The Knowledge Solution: Australian History
Anna Clark, Melbourne University Press, 2019
When the subtitle of a book reads: “What place does history have in a
post-truth world?”, you would think that the book might actually touch upon the topic.
Anna Clark has edited this book on Australian historical writing. Associate
Professor Clark is an Australian Research Council Future Fellow at the
Australian Centre for Public History at the University of Technology Sydney.
With Stuart Macintyre, she contributed to the History Wars in 2003,
which is a fantastic job.
Unfortunately, this work does not meet those heights. It is a collection of
articles on various aspects of Australia History [often spelled with a capital
H]. All the articles are interesting in themselves, but there is little
coherence in the book. Like any compilation, it has strengths and weaknesses. Even a short excerpt from Peter Cochrane’s book Colonial Ambition is a reminder of the strength of a first-rate narrative historian. Manning Clark’s lecture notes are fascinating. Ellen Ward’s piece on the Temperance Union is a terrific one. Some selections are more mundane. Other articles are more suspect, but that is true of any compilation. The problem with this work lay elsewhere.
These chapters range from Raffaello Carboni in 1854 to writers such as academic Rebe Taylor in 2017. It is doubtful that Carboni had post-truth in his mind when he wrote his account of the Eureka Stockade, and Rebe Taylor is focusing on “DNA testing to approve Aboriginality in Tasmania”. (p. 244.) It is unreasonable to ask Carboni to deal with a concept developed in the 21st century, but where is it present in the later articles. The first and last article do not mention post-truth, and the rest of the articles manage to avoid it neatly. You can look in vain for even the presence of the word ‘post-truth’ in the book.
Even the introduction appears disinterested in the stated theme of the book. So what is the focus of the book? One question which is posed by Clark in her introduction is about how Australian History – spelled with a capital H – “incorporates indigenous perspectives”. (p. xii) This theme does run through the book to a degree and several writers provide some illuminating ideas. The selections by activist Marcia Langton and anthropologist Peter Sutton are provocative. However, it cannot be said there is a satisfying discussion of even this issue. The selected sections are too short and fragmentary to be coherent. Just arguing that it is a starting point, is a bit of a cop out. Either do what you setting out to do or don’t do it.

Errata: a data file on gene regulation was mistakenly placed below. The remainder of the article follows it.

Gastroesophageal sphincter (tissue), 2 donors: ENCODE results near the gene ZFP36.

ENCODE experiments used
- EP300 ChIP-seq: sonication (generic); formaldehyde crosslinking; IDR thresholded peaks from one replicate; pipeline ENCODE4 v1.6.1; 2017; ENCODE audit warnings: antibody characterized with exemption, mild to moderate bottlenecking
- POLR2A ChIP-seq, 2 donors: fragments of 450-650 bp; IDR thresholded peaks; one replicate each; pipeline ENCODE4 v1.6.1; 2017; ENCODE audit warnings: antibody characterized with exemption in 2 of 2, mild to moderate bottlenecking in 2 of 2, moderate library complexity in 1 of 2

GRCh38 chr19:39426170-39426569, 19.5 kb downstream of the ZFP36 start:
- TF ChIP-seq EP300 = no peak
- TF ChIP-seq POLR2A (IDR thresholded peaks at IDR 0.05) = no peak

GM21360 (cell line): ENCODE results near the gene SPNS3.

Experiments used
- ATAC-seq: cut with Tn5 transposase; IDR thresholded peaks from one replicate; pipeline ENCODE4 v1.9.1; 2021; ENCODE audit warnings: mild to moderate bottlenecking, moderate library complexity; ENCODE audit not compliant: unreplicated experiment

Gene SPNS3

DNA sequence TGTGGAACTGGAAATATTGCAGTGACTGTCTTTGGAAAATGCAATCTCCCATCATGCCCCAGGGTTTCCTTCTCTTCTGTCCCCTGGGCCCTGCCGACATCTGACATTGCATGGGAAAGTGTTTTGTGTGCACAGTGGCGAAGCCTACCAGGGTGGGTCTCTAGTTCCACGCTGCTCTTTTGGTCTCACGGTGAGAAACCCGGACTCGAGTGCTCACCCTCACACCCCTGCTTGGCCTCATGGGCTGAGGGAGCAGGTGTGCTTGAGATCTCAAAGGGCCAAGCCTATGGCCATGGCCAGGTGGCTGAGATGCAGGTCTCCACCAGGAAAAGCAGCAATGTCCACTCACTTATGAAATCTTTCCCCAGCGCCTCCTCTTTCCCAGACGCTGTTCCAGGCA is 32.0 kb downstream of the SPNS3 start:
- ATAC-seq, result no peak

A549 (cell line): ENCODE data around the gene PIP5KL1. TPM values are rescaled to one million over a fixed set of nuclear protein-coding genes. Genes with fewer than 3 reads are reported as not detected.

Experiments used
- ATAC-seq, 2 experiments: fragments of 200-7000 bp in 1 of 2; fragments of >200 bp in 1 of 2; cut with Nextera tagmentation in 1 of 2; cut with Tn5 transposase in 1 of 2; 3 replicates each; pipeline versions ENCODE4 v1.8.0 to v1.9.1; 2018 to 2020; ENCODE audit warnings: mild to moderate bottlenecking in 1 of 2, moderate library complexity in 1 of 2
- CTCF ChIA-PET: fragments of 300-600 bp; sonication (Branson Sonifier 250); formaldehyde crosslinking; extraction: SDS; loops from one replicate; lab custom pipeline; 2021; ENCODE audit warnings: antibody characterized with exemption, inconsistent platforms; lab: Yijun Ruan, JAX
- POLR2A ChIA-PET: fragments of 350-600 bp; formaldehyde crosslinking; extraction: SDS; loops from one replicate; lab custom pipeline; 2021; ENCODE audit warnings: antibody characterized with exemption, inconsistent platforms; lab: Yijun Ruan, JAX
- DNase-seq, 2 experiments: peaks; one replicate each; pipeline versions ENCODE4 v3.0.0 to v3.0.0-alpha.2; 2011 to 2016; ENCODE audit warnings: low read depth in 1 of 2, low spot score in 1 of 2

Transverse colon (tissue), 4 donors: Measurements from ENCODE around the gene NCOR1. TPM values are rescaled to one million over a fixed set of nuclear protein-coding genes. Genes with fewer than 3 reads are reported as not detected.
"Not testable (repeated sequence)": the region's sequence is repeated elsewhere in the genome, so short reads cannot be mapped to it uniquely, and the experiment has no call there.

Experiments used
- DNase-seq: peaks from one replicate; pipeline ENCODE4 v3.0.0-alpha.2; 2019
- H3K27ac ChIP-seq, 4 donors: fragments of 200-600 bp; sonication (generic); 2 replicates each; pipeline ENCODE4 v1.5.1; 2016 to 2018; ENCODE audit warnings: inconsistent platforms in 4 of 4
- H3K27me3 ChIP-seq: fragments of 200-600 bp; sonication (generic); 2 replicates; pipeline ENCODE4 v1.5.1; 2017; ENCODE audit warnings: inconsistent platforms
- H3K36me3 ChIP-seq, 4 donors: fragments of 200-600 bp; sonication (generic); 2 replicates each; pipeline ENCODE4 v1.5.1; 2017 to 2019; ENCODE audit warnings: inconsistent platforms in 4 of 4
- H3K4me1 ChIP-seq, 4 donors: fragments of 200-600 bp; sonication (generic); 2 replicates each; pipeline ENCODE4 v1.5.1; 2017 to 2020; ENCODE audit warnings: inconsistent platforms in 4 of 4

Each work is given a one-sentence introduction, so the reader has little idea about the writer and their context. This absence is a major flaw. Anna Clark could have done much more with the prefaces. There are short profiles at the end of the book, but if you are going to include Manning Clark or Geoffrey Blainey, the reader needs to know a little more than their formal title at Melbourne University. Clark has made a miscalculation in assuming that readers know the enormous cultural and political impact of these writers. But even less recognised writers need some social or political context. For example, the readers could have known about the impact of Italian nationalism on Raffaello Carboni in the preface to the chapter. Carboni is described as an ‘active participant’ at Eureka.
Clark also argues the articles represent: “attempts to write Australian history [now spelled with a small h], not simply at a point in time, but by many people over time. It’s a history of History- albeit an introductory one.” (xv.) Despite the high sounding nature of this section of the introduction, it does nothing of the sort. It is a collection of writings from various publications. Aside from being an anthology of writings from Melbourne University Press, it is hard to discern any overarching structure or theme – and none is adequately explained. No discussion exists of how one set of ideas influenced or sparked reactions from other writers. Each writer appears to be in a social and political vacuum.
This book has all the hallmarks of a committee-based approach to publishing. The title would have pleased the marketing division, and it is a good one, but it is reasonable to ask a book’s title to reflect its contents. The editor and Melbourne University Press appear to be at sea as to what the book is about, and the focus of the book is lost. The Knowledge Solution: Australian History does not meet its stated aims and it does not address the question it poses.